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Agricultural Science Digest, volume 44 issue 2 (april 2024) : 244-249

Simultaneous Assessment of the Nitrates and Nitrites in the Ground Water Samples using Optical Spectrophotometry and Validating the Appropriate Wavelength of Measurement

M. Suguna Devakumari1,*, Kimia Shahbazi2
1School of Agricultural Sciences, Karunya Institute of Technology and Sciences, Coimbatore-641 114, Tamili Nadu, India.
2Department of Chemistry, Sharif University of Technology, Tehran, Azadi Ave, P932+FM4, Iran.
Cite article:- Devakumari Suguna M., Shahbazi Kimia (2024). Simultaneous Assessment of the Nitrates and Nitrites in the Ground Water Samples using Optical Spectrophotometry and Validating the Appropriate Wavelength of Measurement . Agricultural Science Digest. 44(2): 244-249. doi: 10.18805/ag.D-5871.

Background: Nitrate is a renowned pollutant in water and soil. Nitrate is used mostly as a nitrogen fertilizer. When nitrate seeps into the ground it can get into drinking water. Traces of nitrite and nitrate in drinking water may lead to methemoglobinemia in infants and with long term exposure is a possible cancer risk. Concentration of nitrate above 45 mg/L as nitrate and 10 mg/L as nitrate-nitrogen is unsuitable for domestic use according to BIS (Bureau of Indian Standards).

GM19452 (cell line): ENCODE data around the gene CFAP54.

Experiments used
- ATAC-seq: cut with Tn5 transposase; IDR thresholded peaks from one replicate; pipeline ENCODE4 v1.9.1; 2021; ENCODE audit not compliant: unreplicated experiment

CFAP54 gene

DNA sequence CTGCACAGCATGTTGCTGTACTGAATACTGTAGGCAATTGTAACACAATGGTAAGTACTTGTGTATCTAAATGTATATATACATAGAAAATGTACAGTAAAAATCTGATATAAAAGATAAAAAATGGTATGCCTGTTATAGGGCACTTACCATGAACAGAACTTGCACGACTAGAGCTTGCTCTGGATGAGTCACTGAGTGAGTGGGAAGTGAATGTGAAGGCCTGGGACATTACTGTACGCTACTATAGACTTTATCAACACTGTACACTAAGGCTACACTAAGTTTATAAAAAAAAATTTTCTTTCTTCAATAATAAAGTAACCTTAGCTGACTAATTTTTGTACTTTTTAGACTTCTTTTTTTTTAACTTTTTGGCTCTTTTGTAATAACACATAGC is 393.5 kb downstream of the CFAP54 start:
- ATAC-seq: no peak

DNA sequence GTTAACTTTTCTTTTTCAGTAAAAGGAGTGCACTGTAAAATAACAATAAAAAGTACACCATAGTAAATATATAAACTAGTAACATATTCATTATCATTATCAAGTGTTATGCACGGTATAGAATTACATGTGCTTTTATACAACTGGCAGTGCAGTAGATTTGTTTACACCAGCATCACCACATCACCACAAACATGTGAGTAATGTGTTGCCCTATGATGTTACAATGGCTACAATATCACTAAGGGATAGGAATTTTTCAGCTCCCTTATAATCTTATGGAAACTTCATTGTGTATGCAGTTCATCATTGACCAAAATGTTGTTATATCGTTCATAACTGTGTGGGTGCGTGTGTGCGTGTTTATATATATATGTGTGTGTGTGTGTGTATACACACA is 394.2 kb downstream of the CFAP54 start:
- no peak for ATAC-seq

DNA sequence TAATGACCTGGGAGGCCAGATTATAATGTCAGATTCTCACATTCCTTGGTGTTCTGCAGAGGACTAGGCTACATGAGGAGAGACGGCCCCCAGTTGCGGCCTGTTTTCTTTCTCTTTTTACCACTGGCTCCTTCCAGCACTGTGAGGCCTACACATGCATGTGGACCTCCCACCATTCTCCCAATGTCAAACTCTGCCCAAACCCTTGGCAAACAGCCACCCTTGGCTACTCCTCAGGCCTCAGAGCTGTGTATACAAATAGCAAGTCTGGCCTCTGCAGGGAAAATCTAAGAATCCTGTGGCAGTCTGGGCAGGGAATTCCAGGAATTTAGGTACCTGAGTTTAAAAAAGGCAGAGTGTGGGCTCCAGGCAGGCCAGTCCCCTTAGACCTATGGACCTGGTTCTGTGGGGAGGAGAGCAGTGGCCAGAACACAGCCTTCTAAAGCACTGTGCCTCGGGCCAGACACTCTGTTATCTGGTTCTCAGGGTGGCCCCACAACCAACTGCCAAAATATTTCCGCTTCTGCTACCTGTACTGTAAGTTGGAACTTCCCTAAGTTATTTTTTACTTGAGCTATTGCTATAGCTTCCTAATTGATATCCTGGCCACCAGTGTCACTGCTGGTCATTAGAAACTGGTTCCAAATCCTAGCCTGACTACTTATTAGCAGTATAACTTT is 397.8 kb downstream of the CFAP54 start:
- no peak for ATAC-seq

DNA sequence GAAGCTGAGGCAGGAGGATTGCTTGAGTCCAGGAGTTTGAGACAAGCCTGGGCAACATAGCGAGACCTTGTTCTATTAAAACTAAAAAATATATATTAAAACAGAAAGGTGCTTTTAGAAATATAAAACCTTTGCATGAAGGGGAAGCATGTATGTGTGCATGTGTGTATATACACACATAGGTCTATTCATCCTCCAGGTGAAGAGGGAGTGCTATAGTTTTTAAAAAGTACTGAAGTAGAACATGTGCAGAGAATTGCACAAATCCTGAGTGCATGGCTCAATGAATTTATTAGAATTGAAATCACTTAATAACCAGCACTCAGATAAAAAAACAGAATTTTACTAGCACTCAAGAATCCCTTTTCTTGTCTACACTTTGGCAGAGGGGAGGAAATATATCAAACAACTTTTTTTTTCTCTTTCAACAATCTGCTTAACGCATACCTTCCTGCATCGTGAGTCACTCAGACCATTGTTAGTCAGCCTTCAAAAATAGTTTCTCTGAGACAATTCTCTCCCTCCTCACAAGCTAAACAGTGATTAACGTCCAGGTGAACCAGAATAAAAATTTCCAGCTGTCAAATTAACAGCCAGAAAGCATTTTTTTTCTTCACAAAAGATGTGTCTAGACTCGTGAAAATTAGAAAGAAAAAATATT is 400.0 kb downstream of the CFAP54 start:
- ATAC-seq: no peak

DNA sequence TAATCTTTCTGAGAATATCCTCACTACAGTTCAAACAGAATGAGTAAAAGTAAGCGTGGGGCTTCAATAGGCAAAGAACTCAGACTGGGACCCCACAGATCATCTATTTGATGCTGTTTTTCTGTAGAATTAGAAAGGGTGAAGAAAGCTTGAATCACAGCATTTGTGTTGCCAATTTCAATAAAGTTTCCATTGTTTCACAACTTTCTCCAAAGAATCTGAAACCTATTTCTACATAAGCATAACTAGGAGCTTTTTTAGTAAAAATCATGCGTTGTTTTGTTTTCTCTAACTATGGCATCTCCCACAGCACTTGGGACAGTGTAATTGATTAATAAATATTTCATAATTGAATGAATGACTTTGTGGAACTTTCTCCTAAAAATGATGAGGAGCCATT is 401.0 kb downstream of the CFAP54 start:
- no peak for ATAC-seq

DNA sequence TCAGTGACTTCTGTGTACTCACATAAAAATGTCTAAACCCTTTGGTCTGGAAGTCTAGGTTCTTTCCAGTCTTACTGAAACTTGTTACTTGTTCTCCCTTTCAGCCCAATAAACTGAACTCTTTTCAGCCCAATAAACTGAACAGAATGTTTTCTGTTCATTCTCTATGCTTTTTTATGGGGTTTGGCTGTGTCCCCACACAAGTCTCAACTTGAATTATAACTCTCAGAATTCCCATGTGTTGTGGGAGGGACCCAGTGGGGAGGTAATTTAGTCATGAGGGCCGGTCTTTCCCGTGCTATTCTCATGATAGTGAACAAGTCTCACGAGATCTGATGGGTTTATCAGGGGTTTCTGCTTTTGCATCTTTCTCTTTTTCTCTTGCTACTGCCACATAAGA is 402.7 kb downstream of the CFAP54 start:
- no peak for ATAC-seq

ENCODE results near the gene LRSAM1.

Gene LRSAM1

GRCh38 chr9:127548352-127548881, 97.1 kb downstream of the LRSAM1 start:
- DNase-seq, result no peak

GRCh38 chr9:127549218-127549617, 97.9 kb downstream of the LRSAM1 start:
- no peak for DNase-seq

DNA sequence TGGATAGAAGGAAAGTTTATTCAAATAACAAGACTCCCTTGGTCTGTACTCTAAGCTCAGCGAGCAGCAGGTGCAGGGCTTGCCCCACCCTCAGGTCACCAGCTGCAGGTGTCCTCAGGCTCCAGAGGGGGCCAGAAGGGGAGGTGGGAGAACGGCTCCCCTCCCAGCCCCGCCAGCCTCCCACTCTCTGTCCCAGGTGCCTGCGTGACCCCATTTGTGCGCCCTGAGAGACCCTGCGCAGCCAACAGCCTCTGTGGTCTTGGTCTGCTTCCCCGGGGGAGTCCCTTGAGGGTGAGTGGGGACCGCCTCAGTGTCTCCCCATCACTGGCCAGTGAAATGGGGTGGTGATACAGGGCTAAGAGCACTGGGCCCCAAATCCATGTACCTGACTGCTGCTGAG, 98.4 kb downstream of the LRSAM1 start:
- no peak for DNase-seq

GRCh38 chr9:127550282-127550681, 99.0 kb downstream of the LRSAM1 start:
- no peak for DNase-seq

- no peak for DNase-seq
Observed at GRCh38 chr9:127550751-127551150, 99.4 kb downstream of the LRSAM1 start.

Methods: Nitrates are mainly determined by the spectrometric, colorimetric and ion chromatography methods. Majority of these methods are slow measurement, laborious and require the use of toxic and expensive reagents. In this study, ultraviolet spectrophotometric method is utilized for detection of nitrate optically with no chemical reagents. This method is simple and cost-effective. Nitrate and nitrite concentrations were analysed at various wavelengths (220 to 370 nm) and 240 nm was found to be efficient for detecting both nitrate and nitrite. 

Result: Various groundwater samples in and around Karunya Campus and nearby residential places, Coimbatore, Tamil Nadu were analysed and compared with one borewell water sample from West Bengal State which was prone to contaminated ground water. The results show that all the ground water samples have nitrate and nitrite concentration within the permissible limit but the sample from West Bengal has higher concentration compared to Coimbatore samples.

Nitrate and nitrite are found more commonly in groundwater than in surface water and are two of the more commonly detected well water contaminants. Principal sources of nitrate or nitrite contamination are fertilizers, septic tank waste, livestock manure and erosion of natural deposits. (Shukla and Saxena, 2018).